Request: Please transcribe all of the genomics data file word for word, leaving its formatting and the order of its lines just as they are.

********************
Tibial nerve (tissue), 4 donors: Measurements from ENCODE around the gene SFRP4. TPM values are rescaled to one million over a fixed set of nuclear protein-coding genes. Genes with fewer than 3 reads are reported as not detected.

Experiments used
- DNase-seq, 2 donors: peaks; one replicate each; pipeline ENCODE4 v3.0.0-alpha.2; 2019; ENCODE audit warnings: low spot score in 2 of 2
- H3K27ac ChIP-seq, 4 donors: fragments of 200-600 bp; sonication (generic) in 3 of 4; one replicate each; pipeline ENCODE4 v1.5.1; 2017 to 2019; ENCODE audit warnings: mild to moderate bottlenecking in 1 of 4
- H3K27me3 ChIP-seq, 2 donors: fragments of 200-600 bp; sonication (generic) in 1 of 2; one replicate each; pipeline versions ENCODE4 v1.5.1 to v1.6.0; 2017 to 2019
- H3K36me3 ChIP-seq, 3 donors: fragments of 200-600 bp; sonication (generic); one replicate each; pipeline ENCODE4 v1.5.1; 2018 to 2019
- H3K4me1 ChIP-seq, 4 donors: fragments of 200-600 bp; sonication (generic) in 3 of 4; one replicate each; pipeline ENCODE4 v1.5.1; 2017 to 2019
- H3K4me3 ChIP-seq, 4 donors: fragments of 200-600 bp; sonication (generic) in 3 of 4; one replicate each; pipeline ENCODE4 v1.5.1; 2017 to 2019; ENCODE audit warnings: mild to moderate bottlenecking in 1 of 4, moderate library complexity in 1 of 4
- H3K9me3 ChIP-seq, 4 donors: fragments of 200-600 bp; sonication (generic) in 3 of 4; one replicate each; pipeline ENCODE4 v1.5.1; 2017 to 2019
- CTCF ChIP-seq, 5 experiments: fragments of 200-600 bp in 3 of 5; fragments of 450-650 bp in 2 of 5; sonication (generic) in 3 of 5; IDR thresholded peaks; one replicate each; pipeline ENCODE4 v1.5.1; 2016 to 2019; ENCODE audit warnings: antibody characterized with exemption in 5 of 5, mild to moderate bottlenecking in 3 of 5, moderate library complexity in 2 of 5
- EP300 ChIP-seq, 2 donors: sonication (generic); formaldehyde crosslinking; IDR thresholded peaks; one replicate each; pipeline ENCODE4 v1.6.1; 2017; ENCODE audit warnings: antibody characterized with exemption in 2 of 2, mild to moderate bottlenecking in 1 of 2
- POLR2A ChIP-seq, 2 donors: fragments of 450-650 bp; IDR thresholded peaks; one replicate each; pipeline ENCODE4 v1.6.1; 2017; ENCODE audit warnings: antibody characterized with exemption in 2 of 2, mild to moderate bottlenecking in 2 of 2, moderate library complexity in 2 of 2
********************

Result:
Tibial nerve (tissue), 4 donors: Measurements from ENCODE around the gene SFRP4. TPM values are rescaled to one million over a fixed set of nuclear protein-coding genes. Genes with fewer than 3 reads are reported as not detected.

Experiments used
- DNase-seq, 2 donors: peaks; one replicate each; pipeline ENCODE4 v3.0.0-alpha.2; 2019; ENCODE audit warnings: low spot score in 2 of 2
- H3K27ac ChIP-seq, 4 donors: fragments of 200-600 bp; sonication (generic) in 3 of 4; one replicate each; pipeline ENCODE4 v1.5.1; 2017 to 2019; ENCODE audit warnings: mild to moderate bottlenecking in 1 of 4
- H3K27me3 ChIP-seq, 2 donors: fragments of 200-600 bp; sonication (generic) in 1 of 2; one replicate each; pipeline versions ENCODE4 v1.5.1 to v1.6.0; 2017 to 2019
- H3K36me3 ChIP-seq, 3 donors: fragments of 200-600 bp; sonication (generic); one replicate each; pipeline ENCODE4 v1.5.1; 2018 to 2019
- H3K4me1 ChIP-seq, 4 donors: fragments of 200-600 bp; sonication (generic) in 3 of 4; one replicate each; pipeline ENCODE4 v1.5.1; 2017 to 2019
- H3K4me3 ChIP-seq, 4 donors: fragments of 200-600 bp; sonication (generic) in 3 of 4; one replicate each; pipeline ENCODE4 v1.5.1; 2017 to 2019; ENCODE audit warnings: mild to moderate bottlenecking in 1 of 4, moderate library complexity in 1 of 4
- H3K9me3 ChIP-seq, 4 donors: fragments of 200-600 bp; sonication (generic) in 3 of 4; one replicate each; pipeline ENCODE4 v1.5.1; 2017 to 2019
- CTCF ChIP-seq, 5 experiments: fragments of 200-600 bp in 3 of 5; fragments of 450-650 bp in 2 of 5; sonication (generic) in 3 of 5; IDR thresholded peaks; one replicate each; pipeline ENCODE4 v1.5.1; 2016 to 2019; ENCODE audit warnings: antibody characterized with exemption in 5 of 5, mild to moderate bottlenecking in 3 of 5, moderate library complexity in 2 of 5
- EP300 ChIP-seq, 2 donors: sonication (generic); formaldehyde crosslinking; IDR thresholded peaks; one replicate each; pipeline ENCODE4 v1.6.1; 2017; ENCODE audit warnings: antibody characterized with exemption in 2 of 2, mild to moderate bottlenecking in 1 of 2
- POLR2A ChIP-seq, 2 donors: fragments of 450-650 bp; IDR thresholded peaks; one replicate each; pipeline ENCODE4 v1.6.1; 2017; ENCODE audit warnings: antibody characterized with exemption in 2 of 2, mild to moderate bottlenecking in 2 of 2, moderate library complexity in 2 of 2